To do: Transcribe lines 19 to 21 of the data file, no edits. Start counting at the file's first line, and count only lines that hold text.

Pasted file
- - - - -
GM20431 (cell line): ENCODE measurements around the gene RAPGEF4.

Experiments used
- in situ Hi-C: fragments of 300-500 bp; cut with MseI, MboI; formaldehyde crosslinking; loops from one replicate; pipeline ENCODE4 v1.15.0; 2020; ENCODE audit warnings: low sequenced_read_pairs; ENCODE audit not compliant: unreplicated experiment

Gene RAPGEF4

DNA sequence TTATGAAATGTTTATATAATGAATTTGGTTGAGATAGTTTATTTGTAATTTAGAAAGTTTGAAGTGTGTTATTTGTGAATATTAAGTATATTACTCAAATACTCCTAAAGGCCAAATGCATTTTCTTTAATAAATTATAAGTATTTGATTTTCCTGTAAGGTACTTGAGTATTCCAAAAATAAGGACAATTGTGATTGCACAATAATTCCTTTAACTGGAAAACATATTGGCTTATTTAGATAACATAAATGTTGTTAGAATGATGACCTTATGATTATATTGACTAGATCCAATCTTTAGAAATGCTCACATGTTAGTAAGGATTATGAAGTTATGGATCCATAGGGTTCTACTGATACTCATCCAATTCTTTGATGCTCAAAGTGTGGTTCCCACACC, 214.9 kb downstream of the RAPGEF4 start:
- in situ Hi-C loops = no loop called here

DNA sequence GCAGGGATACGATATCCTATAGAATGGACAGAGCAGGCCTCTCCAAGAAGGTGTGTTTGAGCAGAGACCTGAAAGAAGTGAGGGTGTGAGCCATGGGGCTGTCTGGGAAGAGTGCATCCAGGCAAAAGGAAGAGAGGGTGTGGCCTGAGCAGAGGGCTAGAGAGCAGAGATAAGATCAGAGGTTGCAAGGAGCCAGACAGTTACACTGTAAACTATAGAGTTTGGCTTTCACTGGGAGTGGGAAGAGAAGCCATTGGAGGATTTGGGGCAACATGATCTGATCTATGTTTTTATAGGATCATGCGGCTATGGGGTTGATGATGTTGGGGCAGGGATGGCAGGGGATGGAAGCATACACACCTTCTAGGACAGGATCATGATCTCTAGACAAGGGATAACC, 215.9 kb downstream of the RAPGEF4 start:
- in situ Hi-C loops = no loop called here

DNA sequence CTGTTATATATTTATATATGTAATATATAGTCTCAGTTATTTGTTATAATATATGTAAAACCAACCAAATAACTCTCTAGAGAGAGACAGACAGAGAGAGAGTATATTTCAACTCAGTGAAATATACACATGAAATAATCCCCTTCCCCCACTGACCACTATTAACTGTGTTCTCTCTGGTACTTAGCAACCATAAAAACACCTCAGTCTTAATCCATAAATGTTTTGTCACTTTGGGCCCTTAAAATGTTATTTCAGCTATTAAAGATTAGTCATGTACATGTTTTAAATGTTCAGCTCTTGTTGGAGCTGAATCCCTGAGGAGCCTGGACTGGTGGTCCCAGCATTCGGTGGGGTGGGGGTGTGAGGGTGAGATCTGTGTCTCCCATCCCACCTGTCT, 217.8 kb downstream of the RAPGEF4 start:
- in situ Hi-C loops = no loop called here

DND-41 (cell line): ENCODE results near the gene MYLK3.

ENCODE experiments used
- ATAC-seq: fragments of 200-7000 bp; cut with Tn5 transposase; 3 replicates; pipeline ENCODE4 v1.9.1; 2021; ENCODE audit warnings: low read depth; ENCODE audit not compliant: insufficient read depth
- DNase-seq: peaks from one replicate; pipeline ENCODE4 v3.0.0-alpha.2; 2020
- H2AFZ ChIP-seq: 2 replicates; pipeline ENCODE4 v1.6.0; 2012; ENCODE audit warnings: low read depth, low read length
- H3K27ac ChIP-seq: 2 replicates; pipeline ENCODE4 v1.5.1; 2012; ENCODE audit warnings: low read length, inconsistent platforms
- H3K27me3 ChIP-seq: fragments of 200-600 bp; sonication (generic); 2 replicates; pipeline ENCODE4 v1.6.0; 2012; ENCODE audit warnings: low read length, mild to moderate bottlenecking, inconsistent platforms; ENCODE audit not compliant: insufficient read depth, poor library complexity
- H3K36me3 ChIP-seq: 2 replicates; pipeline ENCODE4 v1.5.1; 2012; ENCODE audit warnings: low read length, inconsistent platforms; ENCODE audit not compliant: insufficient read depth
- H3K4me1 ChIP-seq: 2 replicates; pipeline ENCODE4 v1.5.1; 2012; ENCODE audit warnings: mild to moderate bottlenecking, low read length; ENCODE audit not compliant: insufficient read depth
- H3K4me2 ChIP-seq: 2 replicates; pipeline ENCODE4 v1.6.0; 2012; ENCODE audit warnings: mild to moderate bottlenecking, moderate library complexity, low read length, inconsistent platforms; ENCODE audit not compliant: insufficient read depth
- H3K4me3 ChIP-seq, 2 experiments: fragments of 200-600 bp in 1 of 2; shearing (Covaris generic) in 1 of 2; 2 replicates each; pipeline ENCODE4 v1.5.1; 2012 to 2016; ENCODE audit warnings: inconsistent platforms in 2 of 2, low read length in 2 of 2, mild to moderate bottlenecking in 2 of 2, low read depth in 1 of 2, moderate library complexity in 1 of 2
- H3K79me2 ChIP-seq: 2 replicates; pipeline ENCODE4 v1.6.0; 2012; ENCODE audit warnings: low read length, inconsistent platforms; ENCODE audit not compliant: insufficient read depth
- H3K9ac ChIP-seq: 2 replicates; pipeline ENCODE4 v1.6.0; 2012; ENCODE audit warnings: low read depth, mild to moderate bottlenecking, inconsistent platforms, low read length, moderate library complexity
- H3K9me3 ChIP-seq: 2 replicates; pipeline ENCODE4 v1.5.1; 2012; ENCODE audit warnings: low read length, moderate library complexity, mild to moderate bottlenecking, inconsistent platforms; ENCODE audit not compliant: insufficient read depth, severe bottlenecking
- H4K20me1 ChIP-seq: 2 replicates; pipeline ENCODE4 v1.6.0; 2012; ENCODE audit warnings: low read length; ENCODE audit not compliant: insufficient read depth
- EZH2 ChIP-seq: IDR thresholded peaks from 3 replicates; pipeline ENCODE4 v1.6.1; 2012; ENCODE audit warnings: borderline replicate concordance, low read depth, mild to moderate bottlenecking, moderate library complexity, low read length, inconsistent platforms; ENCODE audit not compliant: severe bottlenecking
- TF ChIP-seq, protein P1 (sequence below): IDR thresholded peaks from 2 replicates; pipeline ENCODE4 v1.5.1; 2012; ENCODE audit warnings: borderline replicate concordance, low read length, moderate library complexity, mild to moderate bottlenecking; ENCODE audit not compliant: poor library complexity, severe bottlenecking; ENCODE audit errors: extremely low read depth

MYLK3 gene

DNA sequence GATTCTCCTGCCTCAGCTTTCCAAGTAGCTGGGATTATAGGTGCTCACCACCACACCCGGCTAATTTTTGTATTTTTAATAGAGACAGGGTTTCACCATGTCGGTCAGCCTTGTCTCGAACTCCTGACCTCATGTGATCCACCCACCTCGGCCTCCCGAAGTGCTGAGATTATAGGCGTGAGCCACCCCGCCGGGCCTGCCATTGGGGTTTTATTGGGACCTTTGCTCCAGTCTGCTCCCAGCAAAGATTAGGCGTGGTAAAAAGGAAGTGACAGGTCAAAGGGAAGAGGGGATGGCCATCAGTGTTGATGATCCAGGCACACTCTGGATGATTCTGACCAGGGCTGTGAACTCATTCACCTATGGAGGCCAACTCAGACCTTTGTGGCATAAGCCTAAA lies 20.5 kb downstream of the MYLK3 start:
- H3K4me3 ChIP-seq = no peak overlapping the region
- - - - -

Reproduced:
- H3K4me1 ChIP-seq: 2 replicates; pipeline ENCODE4 v1.5.1; 2012; ENCODE audit warnings: mild to moderate bottlenecking, low read length; ENCODE audit not compliant: insufficient read depth
- H3K4me2 ChIP-seq: 2 replicates; pipeline ENCODE4 v1.6.0; 2012; ENCODE audit warnings: mild to moderate bottlenecking, moderate library complexity, low read length, inconsistent platforms; ENCODE audit not compliant: insufficient read depth
- H3K4me3 ChIP-seq, 2 experiments: fragments of 200-600 bp in 1 of 2; shearing (Covaris generic) in 1 of 2; 2 replicates each; pipeline ENCODE4 v1.5.1; 2012 to 2016; ENCODE audit warnings: inconsistent platforms in 2 of 2, low read length in 2 of 2, mild to moderate bottlenecking in 2 of 2, low read depth in 1 of 2, moderate library complexity in 1 of 2